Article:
Journal Article

Invasive Pneumococcal Infections in Canadian Children, 1991–1998: Implications for New Vaccination Strategies

David Scheifele, Scott Halperin, Louise Pelletier and James Talbot

in Clinical Infectious Diseases

Published on behalf of Infectious Diseases Society of America

Volume 31, issue 1, pages 58-64
Published in print July 2000 | ISSN: 1058-4838
Published online July 2000 | e-ISSN: 1537-6591 | DOI: http://dx.doi.org/10.1086/313923
Invasive Pneumococcal Infections in Canadian Children, 1991–1998: Implications for New Vaccination Strategies

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We reviewed 2040 consecutive cases of invasive pneumococcal infection that were seen at 11 pediatric centers across Canada during 1991–1998 to determine if such infections could be prevented by new conjugate vaccines. Isolates from 1528 cases were serotyped. Most cases (61.5%) occurred in patients aged >2 years. Underlying medical conditions were present in 23.2% of case patients. Serotypes in the 7-valent conjugate vaccine matched isolates as follows: 85.8% of tested isolates from children aged 6 months to 5 years, but significantly fewer isolates in younger and older children; 72.9% of isolates from non-healthy children, but 83.9% of isolates from previously healthy children; and 95.4% of isolates with high-level penicillin resistance, but only 72.7% of those with intermediate-level resistance. Significant natural variation in the proportion of isolates matching 7-valent vaccines occurred from year to year and among centers. New conjugate vaccines have great potential but their effectiveness and limitations require ongoing study.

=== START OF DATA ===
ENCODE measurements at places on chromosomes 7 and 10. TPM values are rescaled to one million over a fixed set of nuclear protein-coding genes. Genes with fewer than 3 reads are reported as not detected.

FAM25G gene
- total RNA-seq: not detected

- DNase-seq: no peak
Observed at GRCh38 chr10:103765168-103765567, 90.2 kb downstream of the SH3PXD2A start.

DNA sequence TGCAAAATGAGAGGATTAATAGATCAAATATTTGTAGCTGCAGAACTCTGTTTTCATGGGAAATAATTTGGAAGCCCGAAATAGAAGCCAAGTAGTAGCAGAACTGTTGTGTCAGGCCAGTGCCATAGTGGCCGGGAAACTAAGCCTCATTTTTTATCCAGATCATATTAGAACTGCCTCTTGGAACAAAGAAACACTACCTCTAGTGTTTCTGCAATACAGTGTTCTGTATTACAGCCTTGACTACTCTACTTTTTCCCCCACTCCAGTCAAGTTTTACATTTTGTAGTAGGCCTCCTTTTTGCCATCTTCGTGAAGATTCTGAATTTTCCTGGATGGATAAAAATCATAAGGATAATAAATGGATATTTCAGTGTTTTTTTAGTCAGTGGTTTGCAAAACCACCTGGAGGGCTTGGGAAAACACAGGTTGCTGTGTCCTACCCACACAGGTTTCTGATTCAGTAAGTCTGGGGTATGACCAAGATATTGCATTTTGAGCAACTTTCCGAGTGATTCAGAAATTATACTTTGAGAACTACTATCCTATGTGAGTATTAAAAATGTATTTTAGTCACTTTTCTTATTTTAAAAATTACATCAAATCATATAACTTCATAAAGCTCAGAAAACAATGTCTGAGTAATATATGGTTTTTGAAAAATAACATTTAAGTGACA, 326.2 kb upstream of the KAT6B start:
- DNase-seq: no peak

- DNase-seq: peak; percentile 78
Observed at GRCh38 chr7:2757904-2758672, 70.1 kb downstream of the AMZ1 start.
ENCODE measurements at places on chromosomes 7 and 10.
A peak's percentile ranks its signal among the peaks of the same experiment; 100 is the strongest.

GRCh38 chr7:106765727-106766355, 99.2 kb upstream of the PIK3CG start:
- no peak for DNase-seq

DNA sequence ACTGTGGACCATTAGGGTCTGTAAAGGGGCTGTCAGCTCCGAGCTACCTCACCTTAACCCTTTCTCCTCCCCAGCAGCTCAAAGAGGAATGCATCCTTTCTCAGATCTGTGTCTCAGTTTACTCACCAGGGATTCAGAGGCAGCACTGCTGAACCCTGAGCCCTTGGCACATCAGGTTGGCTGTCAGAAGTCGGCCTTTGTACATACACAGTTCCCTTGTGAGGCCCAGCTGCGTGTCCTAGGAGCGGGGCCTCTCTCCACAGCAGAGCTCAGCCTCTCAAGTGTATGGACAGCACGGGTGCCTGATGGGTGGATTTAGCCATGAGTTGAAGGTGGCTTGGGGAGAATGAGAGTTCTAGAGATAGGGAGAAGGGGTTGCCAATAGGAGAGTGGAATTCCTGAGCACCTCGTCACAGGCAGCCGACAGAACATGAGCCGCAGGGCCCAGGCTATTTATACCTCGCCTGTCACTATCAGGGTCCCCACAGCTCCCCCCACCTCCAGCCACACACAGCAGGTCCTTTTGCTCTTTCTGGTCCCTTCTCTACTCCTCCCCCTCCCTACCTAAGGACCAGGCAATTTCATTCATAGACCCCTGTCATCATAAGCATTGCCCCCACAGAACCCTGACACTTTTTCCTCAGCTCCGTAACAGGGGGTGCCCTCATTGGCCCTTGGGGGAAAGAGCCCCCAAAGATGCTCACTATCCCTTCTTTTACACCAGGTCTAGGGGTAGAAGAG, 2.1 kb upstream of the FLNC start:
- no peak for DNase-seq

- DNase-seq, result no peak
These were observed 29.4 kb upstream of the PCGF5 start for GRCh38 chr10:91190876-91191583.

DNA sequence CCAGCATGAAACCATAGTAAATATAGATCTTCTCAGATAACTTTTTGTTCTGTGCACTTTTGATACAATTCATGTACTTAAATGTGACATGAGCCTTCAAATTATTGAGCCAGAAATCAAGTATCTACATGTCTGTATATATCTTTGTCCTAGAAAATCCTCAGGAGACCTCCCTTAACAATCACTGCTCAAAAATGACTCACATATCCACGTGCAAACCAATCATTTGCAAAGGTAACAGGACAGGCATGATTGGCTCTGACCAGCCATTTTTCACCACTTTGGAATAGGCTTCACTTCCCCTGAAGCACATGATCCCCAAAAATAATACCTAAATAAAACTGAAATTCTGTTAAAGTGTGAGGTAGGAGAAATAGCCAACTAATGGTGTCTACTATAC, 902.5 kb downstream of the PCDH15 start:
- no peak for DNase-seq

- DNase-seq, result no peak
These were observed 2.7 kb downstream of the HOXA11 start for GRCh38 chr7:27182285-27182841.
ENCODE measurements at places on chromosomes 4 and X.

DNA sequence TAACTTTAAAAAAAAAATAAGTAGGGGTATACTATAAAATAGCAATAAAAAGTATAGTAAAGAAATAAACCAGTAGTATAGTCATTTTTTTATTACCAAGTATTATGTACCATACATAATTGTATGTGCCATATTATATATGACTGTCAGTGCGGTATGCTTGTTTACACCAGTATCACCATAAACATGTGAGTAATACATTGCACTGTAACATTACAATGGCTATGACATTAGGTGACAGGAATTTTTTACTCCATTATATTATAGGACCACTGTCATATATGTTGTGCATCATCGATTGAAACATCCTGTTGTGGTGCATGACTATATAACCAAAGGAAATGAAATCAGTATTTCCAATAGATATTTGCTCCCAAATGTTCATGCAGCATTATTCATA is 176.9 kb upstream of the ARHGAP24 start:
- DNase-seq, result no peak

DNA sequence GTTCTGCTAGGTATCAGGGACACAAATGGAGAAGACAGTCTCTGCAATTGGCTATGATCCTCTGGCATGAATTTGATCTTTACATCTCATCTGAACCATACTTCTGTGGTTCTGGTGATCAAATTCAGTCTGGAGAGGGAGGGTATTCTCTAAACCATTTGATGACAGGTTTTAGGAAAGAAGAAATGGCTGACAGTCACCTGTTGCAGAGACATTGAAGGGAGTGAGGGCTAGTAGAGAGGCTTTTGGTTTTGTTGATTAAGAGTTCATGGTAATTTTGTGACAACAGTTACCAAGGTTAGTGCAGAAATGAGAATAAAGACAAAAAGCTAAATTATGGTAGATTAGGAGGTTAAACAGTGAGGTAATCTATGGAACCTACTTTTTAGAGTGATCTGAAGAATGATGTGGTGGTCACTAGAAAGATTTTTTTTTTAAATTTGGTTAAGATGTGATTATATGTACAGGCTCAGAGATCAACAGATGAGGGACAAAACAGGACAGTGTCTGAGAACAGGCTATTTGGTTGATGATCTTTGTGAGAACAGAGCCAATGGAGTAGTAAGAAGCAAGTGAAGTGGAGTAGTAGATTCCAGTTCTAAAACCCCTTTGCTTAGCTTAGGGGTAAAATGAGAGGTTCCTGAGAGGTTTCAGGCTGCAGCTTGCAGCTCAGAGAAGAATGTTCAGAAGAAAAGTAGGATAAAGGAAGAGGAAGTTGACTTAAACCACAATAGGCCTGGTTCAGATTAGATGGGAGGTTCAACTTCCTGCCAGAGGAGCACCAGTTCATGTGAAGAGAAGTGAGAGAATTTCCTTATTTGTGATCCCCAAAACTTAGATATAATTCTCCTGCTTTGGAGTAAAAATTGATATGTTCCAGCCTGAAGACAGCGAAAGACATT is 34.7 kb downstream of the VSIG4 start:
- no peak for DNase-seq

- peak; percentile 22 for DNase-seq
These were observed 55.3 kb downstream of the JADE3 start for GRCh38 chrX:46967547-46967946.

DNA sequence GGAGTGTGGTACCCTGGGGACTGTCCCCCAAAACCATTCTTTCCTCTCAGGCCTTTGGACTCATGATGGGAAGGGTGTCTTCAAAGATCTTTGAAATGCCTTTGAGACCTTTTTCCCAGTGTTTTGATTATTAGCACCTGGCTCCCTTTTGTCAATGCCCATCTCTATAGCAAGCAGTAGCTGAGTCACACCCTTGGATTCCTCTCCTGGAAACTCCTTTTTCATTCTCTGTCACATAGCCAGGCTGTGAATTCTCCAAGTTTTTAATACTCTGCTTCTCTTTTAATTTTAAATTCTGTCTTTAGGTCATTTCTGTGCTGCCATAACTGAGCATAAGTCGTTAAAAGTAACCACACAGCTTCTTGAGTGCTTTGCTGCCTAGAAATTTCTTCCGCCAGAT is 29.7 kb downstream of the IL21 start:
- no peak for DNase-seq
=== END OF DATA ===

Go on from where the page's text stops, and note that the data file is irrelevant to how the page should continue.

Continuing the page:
Journal Article.  4459 words.  Illustrated.

Subjects: Infectious Diseases ; Immunology ; Public Health and Epidemiology ; Microbiology

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